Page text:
Talks health care, term limits, more


MOREHEAD CITY — A political upstart is hoping his trip to all 100 counties will bring him a primary win in the state’s 2020 senate race.

Raleigh resident Dr. Atul Goel, 59, has spent the last several weeks campaigning in counties throughout the state. A Democrat, Dr. Goel paid a visit to Carteret County early Saturday morning.

“Coming (to Carteret County) you have to go through small roads and you get a chance to see North Carolina,” Dr. Goel said. “It was a very pleasant drive because I got to see more of North Carolina.”

Dr. Goel said his planned trip to all 100 counties serves two purposes. One is to bridge the gap between himself and voter, while the other is to learn more about issues that might not be on his radar. He used a recent talk with a constituent about domestic violence as an example.

“It would never have crossed my mind in this day and age (that) this would be an issue,” Dr. Goel said. “I was kind of embarrassed, I felt like this was an issue I should (have known about) but I didn’t. But, now that I know, it’s on my radar.”

An immigrant from India, Dr. Goel spent much of his childhood in upstate New York. As a young adult, he spent time in the armed forces, first as a reservist and later in the U.S. Air Force.

“When (the 9/11 terrorist attacks) happened, I figured we were going to do something,” Dr. Goel said. “Of course, initially, people were trying to figure out what was happening and so on. I wanted to be part of that war effort so I volunteered to be on active duty. I was on active duty from 2002 to 2007.”

Dr. Goel eventually left the Air Force as a lieutenant colonel. He and his family moved to North Carolina, where they have lived for 30 years.

The primary elections are scheduled for Tuesday, March 3. Dr. Goel will go up against fellow Democrats Erica Smith, Trevor Fuller and Cal Cunningham.

The General Election is in November 2020. If Dr. Goel’s primary bid is successful he will face one of three republican challengers, Sandy Smith, Garland Tucker III or incumbent Sen. Thom Tillis.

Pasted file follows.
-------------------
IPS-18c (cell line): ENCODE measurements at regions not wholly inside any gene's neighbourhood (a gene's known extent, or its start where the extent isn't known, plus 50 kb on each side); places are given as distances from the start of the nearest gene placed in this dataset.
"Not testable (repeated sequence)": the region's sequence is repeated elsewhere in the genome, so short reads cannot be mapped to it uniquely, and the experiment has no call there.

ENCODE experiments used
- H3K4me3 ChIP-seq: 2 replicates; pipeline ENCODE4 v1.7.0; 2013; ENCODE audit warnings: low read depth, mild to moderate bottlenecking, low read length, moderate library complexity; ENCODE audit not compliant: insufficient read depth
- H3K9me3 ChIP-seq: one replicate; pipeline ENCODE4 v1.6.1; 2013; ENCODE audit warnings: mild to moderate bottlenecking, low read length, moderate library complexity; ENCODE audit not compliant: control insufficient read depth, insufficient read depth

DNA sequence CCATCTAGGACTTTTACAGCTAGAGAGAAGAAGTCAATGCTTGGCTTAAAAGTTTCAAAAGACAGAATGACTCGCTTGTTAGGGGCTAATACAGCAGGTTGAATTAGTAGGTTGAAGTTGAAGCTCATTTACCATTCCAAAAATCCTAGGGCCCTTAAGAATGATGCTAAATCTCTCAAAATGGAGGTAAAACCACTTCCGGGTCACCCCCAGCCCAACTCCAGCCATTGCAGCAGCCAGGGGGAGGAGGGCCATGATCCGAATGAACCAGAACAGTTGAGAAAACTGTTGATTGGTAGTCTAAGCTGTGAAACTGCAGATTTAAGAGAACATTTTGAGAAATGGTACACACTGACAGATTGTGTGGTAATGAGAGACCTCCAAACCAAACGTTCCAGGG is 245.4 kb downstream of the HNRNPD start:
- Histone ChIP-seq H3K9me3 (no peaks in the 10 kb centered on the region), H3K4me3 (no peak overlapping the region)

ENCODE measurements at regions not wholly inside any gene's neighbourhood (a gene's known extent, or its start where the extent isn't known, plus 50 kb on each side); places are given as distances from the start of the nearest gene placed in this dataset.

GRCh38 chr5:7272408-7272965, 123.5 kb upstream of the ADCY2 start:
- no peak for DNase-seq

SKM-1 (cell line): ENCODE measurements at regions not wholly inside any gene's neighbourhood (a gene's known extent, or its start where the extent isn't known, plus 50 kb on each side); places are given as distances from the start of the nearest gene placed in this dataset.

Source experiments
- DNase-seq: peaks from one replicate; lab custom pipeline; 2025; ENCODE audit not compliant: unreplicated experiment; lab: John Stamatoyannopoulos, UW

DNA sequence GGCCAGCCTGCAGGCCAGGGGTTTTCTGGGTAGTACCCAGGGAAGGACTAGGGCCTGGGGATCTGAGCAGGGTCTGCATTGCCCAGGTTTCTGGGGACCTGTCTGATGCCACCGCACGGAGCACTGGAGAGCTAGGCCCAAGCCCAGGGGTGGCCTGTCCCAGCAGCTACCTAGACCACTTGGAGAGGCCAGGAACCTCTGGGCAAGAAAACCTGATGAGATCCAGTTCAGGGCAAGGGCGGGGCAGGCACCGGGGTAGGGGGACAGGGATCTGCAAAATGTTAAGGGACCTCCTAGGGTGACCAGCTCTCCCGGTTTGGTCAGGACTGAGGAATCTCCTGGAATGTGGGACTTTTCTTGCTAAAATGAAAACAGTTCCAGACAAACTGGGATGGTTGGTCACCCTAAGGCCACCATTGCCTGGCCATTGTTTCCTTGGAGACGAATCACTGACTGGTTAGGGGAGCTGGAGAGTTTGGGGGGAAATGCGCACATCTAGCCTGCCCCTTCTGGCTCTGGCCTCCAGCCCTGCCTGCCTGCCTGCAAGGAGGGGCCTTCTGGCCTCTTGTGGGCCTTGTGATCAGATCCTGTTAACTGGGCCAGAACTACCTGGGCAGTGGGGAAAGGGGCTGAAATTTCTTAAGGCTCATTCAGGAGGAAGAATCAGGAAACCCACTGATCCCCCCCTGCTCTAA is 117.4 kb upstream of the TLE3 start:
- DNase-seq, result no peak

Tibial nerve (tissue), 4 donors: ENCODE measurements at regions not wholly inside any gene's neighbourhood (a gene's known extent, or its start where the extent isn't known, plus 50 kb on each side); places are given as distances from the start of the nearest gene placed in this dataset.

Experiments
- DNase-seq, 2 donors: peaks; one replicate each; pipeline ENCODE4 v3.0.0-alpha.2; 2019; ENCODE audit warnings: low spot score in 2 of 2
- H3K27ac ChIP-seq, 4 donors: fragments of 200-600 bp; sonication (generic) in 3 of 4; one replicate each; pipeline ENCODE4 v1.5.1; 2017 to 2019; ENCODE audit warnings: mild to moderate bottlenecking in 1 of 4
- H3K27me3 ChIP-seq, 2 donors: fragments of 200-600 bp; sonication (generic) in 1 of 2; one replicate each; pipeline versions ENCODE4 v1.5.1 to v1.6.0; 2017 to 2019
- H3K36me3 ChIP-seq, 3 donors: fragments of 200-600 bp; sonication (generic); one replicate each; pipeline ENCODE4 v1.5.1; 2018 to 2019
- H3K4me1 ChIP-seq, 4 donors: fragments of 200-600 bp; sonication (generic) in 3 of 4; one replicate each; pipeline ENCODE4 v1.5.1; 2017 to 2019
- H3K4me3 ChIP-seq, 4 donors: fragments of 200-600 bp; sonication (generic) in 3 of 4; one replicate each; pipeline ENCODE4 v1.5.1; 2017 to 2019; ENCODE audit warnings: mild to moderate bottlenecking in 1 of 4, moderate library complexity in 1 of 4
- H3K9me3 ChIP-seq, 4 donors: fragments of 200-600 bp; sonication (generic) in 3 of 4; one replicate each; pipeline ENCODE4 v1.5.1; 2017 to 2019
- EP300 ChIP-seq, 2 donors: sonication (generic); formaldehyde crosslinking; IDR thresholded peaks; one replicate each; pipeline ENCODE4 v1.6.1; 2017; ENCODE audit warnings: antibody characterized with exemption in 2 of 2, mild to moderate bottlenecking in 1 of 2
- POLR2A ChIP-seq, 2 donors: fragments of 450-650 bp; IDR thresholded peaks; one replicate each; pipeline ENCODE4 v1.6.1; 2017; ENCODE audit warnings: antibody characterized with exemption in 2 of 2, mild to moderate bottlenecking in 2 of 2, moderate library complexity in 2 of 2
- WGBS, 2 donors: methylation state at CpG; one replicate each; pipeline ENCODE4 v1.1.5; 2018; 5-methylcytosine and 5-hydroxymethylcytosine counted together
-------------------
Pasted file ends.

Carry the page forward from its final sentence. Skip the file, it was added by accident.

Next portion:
Dr. Goel said his main platform centers on improving health care in the state. He said while his background in the medical field gives him some insight, he admits he does not have a concrete plan. He adds that voters should be wary of candidates who claim to have a solution, particularly those without medical experience.

“I really understand the medical space in many perspectives,” Dr. Goel said.

The doctor said the key to finding the best possible solution is to get opinions from all parties with an interest in the matter. Dr. Goel said this could be difficult, due to how polarized the issue has become.

“My first approach is going to be ‘no let’s not do that,’” Dr. Goel said. “Let’s sit down, get people at the table and really think it through. The process may take planning, but we can (come) up with a strategic plan … and then implement it. That’s one important thing we have not been able to do.”

Other important topics include immigration and foreign policy.

“I just feel that we need to have a more humane immigration policy,” Dr. Goel said. “I don’t understand why some people need to feel that Democrats are for porous borders … but we are America, we don’t need to be the Stalinist, Marxist, murderous, dictatorial types of places where our approach to addressing that problem is to say ‘let’s separate the kids from their parents.’”

Dr. Goel added that he regrets the foreign policy turn the country has taken recently, highlighting key issues without directly naming President Donald Trump’s administration.

“I’ll tell you what’s paining me greatly,” Dr. Goel said. “I have served alongside military professionals who are our allies. They have died for us. These are people who have came and (stood) shoulder to shoulder with us and they have no dog in the fight, it’s we that were attacked on 9/11. I just feel that we have treated our allies horribly…we vilify them. And the people who are the leaders of murderous societies, they are our friends. There is just something very wrong with that.”

Dr. Goel said these and other issues won’t be solved in a short period. Despite this, he said he is committed to only serving one term in the Senate if elected, adding that he doesn’t support the idea of career politicians.

“I always feel that people (should) leave their jobs, serve their country as an elected official and then leave and go back to their jobs,” Dr. Goel said. “The reason for that is because I am here to accomplish certain goals in our country and state.”

Ultimately, Dr. Goel said he hopes voters will take note of what he feels is his unorthodox approach to running. He hopes voters will visit his website,

Contact Dean-Paul Stephens at 252-726-7081, ext. 232; email; or follow on Twitter @DeanPEStephens.

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